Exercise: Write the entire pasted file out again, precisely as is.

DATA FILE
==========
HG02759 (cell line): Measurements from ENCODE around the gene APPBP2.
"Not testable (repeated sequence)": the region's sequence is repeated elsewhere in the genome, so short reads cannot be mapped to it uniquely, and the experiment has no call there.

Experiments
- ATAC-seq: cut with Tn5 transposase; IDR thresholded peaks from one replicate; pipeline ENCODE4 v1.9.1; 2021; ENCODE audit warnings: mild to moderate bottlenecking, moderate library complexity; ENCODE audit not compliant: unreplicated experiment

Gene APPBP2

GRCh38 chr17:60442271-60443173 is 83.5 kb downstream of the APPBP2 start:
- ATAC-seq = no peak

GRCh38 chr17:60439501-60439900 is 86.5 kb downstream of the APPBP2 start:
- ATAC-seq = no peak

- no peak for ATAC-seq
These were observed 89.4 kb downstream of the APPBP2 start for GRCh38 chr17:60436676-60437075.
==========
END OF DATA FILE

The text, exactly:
HG02759 (cell line): Measurements from ENCODE around the gene APPBP2.
"Not testable (repeated sequence)": the region's sequence is repeated elsewhere in the genome, so short reads cannot be mapped to it uniquely, and the experiment has no call there.

Experiments
- ATAC-seq: cut with Tn5 transposase; IDR thresholded peaks from one replicate; pipeline ENCODE4 v1.9.1; 2021; ENCODE audit warnings: mild to moderate bottlenecking, moderate library complexity; ENCODE audit not compliant: unreplicated experiment

Gene APPBP2

GRCh38 chr17:60442271-60443173 is 83.5 kb downstream of the APPBP2 start:
- ATAC-seq = no peak

GRCh38 chr17:60439501-60439900 is 86.5 kb downstream of the APPBP2 start:
- ATAC-seq = no peak

- no peak for ATAC-seq
These were observed 89.4 kb downstream of the APPBP2 start for GRCh38 chr17:60436676-60437075.